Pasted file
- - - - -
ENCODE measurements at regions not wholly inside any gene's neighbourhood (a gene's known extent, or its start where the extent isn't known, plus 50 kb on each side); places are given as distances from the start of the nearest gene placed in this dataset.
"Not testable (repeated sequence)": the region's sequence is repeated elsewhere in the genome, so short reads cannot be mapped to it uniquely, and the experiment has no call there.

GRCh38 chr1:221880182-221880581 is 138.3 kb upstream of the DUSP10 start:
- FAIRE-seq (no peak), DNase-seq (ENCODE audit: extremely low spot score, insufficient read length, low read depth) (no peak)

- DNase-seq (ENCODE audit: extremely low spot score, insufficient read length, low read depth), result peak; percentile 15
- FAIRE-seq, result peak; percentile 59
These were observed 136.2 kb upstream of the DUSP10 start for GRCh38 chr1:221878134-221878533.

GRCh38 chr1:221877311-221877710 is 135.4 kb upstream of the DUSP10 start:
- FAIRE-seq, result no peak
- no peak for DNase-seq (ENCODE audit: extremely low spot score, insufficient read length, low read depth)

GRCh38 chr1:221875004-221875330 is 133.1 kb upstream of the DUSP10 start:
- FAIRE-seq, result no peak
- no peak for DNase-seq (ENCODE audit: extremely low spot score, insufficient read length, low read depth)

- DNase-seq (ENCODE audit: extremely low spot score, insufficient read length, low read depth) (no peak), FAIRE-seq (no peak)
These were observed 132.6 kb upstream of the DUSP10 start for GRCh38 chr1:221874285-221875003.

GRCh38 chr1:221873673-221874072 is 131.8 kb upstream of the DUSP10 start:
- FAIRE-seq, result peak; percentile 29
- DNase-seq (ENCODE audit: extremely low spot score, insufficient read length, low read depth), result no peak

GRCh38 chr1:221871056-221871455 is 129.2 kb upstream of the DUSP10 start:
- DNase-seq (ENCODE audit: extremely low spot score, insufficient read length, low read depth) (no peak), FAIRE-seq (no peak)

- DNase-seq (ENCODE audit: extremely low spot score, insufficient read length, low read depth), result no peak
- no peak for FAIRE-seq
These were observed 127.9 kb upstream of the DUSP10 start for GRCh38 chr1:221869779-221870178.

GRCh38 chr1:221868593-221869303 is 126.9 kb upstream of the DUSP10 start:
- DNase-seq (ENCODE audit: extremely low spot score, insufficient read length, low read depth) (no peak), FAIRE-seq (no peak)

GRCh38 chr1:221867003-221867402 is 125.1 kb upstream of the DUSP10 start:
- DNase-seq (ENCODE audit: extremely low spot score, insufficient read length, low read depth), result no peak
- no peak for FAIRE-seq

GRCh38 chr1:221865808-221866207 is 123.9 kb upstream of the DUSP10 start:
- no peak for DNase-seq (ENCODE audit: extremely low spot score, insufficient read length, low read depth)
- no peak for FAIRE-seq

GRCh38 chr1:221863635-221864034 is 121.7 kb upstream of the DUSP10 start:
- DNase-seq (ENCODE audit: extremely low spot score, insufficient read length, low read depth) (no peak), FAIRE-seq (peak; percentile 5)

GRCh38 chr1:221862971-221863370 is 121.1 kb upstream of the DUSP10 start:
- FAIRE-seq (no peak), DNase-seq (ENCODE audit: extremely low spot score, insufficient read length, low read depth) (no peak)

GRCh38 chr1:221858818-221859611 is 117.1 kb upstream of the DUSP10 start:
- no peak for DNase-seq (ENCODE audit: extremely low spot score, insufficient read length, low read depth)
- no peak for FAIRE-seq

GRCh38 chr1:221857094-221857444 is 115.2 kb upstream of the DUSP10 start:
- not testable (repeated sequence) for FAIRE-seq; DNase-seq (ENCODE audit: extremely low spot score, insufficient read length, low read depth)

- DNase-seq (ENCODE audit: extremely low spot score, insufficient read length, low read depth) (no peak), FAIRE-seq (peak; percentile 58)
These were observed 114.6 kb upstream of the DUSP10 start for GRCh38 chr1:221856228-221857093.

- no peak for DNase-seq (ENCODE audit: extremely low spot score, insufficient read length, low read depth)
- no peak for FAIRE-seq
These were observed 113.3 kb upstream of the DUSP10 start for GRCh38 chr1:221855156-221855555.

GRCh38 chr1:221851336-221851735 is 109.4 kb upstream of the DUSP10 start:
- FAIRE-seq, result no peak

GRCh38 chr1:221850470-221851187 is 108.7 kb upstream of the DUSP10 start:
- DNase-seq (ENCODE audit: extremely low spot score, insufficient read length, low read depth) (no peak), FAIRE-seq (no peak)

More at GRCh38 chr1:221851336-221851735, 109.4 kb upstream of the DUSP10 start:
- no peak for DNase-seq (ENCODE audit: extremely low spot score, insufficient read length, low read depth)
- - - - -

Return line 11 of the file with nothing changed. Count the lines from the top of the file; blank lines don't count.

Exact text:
GRCh38 chr1:221875004-221875330 is 133.1 kb upstream of the DUSP10 start: